Ask BAF’s Original Pizza co-owner John Beardsley who his target market is, and he’ll tell you.
People who eat.
Seated before a red-checkered tablecloth, Beardsley talks pizza. He’s a man around whose neck a tie is no nuisance; his red polo shirt shows the signs of flour and dough, evidence of a day spent achieving a perfect crust. A television sports channel crackles in the background.
Beardsley returned to his restaurant industry roots with the opening of BAF’s just one month ago, after a decade-long hiatus in which he worked real estate.
“Crazy,” the Gig Harbor native says about starting his venture during a national economic crisis, with an amused spark in his expression. In real estate, “I got sick of looking at my computer and waiting for calls.”
So he found a location on Poulsbo’s Viking Way, where it seems more businesses have closed or downsized than up-started in recent months. Friends pulled together to turn the shop customer-ready, working in exchange for grub.
BAF’s (It stands for Big Apple Foods) specializes in thin-crust, New York-style pizza. It’s a unique product, Beardsley says, one hand-tossed and handcrafted.
“It is crunchy and chewy at the same time,” he said.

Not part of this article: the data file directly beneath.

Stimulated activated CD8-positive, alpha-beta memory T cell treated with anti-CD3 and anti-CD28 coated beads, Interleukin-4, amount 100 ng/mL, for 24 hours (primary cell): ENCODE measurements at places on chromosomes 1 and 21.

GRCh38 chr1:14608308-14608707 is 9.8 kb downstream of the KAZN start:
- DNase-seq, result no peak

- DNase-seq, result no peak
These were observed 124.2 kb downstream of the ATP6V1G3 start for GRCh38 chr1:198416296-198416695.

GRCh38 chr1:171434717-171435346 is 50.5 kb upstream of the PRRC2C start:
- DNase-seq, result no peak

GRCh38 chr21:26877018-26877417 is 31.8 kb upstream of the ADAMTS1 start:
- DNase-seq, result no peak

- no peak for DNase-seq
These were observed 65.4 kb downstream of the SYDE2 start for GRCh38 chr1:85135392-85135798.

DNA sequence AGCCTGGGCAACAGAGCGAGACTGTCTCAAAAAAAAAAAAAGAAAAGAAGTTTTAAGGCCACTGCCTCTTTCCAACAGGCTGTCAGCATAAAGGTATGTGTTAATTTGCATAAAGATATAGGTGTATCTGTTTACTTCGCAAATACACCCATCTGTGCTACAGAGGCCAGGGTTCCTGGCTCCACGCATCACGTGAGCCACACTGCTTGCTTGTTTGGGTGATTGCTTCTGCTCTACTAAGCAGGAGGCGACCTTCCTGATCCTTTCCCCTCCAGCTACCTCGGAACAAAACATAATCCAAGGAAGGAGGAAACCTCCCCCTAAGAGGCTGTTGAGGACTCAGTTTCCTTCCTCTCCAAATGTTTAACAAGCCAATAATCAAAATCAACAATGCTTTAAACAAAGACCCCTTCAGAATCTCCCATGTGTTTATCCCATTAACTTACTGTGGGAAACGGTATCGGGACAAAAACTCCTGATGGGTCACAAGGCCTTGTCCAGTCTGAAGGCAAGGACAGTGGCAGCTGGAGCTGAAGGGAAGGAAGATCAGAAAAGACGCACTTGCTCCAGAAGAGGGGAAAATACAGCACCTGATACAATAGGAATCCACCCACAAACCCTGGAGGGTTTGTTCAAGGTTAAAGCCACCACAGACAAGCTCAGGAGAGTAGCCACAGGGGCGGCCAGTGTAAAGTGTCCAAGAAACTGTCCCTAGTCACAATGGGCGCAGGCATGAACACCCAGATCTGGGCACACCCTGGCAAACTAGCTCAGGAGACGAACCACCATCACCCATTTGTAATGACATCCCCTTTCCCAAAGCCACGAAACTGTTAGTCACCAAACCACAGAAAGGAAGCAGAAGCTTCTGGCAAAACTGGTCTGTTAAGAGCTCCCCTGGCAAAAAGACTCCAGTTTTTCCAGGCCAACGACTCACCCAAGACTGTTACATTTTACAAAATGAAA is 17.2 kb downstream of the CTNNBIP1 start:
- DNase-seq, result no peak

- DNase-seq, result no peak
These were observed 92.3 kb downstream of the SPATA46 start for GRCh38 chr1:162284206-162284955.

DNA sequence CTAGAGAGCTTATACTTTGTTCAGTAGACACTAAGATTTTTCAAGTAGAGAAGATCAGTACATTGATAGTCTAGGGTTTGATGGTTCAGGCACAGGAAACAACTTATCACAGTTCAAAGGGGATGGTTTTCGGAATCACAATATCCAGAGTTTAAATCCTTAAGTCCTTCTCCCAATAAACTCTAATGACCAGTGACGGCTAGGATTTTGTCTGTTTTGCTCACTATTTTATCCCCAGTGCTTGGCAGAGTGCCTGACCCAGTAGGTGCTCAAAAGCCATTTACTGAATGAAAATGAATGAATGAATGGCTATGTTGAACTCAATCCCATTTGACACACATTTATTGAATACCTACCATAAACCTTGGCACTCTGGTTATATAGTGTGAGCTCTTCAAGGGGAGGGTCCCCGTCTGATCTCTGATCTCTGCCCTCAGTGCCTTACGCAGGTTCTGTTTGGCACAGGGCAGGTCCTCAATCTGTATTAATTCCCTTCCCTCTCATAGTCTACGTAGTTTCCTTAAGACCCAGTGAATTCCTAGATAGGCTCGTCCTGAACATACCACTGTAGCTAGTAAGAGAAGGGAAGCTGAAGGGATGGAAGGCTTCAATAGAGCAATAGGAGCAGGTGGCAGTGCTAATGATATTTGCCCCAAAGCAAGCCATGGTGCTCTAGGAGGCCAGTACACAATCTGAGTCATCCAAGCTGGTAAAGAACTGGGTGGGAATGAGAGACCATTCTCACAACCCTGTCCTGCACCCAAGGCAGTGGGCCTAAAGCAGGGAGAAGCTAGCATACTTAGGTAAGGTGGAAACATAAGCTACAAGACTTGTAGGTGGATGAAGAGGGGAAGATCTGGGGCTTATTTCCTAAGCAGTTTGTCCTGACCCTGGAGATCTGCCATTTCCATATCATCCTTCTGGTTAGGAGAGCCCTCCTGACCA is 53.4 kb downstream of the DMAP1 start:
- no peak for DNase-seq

Beardsley studied East Coast pies. He worked on his own dough recipe for more than a year, and experimented with more than 50 concoctions. (He once made an Eggs Benedict pizza: “It came out perfectly, sunny side up,” he said.)
“This is like comparing Wonder Bread to a nice, artisan roll of sour dough,” Beardsley contended.
It’s “close or even better” to that found on the streets of NYC.
BAF’s also serves homemade Italian sausage, meatball subs, salads, garlic bread and buffalo hot wings. Beardsley and his business partner, Orly Sorrel, use fresh local ingredients as well as whole milk Mozzarella and San Marzano tomatoes — two ingredients which, along with crust, make the foundation of a pizza.
“You need a balance between all three of them to make something work,” Beardsley explains.
BAF’s offers dine-in, take-out and some limited delivery services.
“Our slices are this big,” Beardsley says, holding his thumb and forefinger several inches apart, explaining the Big Apple-influenced slices are best eaten big city-style: folded in half.